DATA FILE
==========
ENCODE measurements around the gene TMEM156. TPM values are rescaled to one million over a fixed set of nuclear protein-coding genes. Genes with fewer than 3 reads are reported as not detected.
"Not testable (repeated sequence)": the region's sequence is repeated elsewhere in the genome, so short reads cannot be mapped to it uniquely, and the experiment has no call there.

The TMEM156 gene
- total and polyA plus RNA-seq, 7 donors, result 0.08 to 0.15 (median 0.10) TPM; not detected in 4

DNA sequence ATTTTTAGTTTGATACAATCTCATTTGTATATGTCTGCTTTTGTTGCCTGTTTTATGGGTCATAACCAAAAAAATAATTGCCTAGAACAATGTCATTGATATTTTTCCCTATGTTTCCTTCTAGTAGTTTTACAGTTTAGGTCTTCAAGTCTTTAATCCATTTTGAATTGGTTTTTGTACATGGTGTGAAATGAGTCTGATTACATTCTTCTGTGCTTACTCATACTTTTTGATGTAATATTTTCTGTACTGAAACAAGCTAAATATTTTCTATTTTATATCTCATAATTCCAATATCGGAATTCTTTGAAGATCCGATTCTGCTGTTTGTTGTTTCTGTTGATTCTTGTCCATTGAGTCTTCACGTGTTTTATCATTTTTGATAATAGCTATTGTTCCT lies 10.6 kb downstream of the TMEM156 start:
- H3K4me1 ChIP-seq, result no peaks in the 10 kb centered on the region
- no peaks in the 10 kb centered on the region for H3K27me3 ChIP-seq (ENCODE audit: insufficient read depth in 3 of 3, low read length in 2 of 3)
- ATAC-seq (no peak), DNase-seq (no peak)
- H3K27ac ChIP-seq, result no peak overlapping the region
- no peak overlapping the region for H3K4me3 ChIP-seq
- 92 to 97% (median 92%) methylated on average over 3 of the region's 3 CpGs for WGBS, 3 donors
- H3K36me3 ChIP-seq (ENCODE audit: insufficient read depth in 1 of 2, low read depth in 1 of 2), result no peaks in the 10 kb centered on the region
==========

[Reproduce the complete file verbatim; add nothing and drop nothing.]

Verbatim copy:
ENCODE measurements around the gene TMEM156. TPM values are rescaled to one million over a fixed set of nuclear protein-coding genes. Genes with fewer than 3 reads are reported as not detected.
"Not testable (repeated sequence)": the region's sequence is repeated elsewhere in the genome, so short reads cannot be mapped to it uniquely, and the experiment has no call there.

The TMEM156 gene
- total and polyA plus RNA-seq, 7 donors, result 0.08 to 0.15 (median 0.10) TPM; not detected in 4

DNA sequence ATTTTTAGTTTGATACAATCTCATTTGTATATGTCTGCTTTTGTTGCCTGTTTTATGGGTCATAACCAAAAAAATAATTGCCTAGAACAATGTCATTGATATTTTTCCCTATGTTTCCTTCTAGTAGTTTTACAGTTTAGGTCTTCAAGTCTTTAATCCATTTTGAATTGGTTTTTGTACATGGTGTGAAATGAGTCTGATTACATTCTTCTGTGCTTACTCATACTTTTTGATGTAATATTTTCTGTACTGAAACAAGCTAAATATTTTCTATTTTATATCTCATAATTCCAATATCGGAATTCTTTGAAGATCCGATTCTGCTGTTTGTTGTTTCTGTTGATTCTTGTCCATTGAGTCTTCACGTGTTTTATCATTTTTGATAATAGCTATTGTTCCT lies 10.6 kb downstream of the TMEM156 start:
- H3K4me1 ChIP-seq, result no peaks in the 10 kb centered on the region
- no peaks in the 10 kb centered on the region for H3K27me3 ChIP-seq (ENCODE audit: insufficient read depth in 3 of 3, low read length in 2 of 3)
- ATAC-seq (no peak), DNase-seq (no peak)
- H3K27ac ChIP-seq, result no peak overlapping the region
- no peak overlapping the region for H3K4me3 ChIP-seq
- 92 to 97% (median 92%) methylated on average over 3 of the region's 3 CpGs for WGBS, 3 donors
- H3K36me3 ChIP-seq (ENCODE audit: insufficient read depth in 1 of 2, low read depth in 1 of 2), result no peaks in the 10 kb centered on the region